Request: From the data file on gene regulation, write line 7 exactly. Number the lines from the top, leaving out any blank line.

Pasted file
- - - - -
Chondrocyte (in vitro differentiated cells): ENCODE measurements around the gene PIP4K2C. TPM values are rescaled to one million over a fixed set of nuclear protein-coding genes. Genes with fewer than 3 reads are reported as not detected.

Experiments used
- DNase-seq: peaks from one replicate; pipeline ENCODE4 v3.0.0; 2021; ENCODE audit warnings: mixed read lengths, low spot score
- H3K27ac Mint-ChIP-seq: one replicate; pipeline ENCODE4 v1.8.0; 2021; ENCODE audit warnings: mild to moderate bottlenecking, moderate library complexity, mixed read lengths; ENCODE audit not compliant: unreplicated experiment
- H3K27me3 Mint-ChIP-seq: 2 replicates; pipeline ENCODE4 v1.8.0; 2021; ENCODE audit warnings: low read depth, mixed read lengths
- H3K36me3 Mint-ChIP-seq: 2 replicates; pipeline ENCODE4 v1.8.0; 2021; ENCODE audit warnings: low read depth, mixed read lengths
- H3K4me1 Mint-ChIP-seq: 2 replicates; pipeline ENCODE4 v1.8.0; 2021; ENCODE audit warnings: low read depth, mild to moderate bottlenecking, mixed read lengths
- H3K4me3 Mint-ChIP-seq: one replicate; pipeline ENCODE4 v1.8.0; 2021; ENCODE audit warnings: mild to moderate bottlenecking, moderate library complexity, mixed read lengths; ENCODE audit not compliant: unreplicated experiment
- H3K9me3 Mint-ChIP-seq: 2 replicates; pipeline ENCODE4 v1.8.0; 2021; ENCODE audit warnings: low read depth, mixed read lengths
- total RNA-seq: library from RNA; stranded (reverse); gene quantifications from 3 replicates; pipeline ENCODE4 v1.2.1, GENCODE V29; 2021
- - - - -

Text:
- H3K4me1 Mint-ChIP-seq: 2 replicates; pipeline ENCODE4 v1.8.0; 2021; ENCODE audit warnings: low read depth, mild to moderate bottlenecking, mixed read lengths